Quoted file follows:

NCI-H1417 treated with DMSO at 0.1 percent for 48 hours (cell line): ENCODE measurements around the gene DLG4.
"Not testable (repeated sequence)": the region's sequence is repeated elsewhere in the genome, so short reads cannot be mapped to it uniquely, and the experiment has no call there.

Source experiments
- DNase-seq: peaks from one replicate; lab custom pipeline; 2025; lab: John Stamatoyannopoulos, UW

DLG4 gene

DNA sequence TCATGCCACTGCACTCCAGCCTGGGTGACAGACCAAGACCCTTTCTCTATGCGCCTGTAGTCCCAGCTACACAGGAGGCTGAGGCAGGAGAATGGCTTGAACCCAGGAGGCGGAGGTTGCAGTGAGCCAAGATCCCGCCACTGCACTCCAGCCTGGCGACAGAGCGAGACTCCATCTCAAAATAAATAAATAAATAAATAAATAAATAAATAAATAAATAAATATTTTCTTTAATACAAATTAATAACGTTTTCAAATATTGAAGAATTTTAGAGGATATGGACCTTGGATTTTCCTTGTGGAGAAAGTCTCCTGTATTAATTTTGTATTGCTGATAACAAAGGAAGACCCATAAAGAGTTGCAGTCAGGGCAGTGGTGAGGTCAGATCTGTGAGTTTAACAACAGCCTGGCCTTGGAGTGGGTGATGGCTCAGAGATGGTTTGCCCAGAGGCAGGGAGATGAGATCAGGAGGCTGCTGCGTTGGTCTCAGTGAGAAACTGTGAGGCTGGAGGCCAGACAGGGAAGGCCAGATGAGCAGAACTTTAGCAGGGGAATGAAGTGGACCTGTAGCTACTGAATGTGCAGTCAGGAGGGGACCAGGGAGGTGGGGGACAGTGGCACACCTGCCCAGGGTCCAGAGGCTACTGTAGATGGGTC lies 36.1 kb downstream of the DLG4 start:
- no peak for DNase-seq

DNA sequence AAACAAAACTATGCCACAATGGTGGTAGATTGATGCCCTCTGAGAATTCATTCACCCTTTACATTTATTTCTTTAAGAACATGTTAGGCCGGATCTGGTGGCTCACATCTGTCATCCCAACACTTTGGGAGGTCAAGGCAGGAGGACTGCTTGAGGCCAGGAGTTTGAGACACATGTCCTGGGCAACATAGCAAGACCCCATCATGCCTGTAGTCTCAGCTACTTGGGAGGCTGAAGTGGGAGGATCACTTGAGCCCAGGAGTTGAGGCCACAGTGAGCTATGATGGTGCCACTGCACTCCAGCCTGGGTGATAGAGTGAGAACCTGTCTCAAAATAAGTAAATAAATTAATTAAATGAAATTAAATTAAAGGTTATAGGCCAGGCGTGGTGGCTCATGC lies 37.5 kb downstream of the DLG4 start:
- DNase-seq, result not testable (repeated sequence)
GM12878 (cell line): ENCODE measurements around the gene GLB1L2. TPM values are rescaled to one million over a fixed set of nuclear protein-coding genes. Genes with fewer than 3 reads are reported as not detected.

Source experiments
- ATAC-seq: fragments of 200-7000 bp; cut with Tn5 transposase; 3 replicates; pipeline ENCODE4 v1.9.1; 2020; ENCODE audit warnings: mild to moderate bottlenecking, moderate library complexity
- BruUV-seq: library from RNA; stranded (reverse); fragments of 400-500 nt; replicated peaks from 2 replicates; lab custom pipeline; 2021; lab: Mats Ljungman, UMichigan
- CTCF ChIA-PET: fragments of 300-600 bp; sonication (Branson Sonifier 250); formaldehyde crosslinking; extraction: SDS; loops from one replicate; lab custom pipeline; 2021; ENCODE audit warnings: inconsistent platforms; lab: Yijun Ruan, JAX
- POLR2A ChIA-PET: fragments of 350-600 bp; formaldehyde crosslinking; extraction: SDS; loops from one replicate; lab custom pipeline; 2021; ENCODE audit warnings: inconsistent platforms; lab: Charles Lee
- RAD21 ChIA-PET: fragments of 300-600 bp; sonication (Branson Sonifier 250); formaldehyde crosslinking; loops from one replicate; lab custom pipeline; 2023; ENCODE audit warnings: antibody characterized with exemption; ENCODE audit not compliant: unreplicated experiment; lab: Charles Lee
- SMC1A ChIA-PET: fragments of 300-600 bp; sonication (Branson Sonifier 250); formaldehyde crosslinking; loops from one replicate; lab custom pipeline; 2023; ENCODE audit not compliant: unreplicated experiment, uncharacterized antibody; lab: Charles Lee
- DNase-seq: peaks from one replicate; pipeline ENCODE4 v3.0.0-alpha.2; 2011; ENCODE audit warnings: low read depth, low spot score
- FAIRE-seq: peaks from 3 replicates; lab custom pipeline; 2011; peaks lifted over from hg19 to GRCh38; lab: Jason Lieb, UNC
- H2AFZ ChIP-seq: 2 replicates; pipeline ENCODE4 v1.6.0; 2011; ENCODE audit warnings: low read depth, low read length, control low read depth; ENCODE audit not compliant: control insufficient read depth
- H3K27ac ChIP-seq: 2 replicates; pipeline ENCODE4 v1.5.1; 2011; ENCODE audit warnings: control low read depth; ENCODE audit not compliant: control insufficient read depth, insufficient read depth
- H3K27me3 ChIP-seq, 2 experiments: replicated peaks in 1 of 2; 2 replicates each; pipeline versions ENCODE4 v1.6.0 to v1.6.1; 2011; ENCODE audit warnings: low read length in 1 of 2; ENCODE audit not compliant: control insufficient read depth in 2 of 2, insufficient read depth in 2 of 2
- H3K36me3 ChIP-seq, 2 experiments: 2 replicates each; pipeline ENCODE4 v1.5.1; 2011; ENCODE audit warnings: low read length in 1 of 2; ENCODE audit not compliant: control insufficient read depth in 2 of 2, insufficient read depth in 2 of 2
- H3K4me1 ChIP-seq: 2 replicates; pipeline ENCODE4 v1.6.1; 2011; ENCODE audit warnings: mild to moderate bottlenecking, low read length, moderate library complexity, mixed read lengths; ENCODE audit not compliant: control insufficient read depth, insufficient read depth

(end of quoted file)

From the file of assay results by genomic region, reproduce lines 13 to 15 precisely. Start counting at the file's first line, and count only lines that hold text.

- BruUV-seq: library from RNA; stranded (reverse); fragments of 400-500 nt; replicated peaks from 2 replicates; lab custom pipeline; 2021; lab: Mats Ljungman, UMichigan
- CTCF ChIA-PET: fragments of 300-600 bp; sonication (Branson Sonifier 250); formaldehyde crosslinking; extraction: SDS; loops from one replicate; lab custom pipeline; 2021; ENCODE audit warnings: inconsistent platforms; lab: Yijun Ruan, JAX
- POLR2A ChIA-PET: fragments of 350-600 bp; formaldehyde crosslinking; extraction: SDS; loops from one replicate; lab custom pipeline; 2021; ENCODE audit warnings: inconsistent platforms; lab: Charles Lee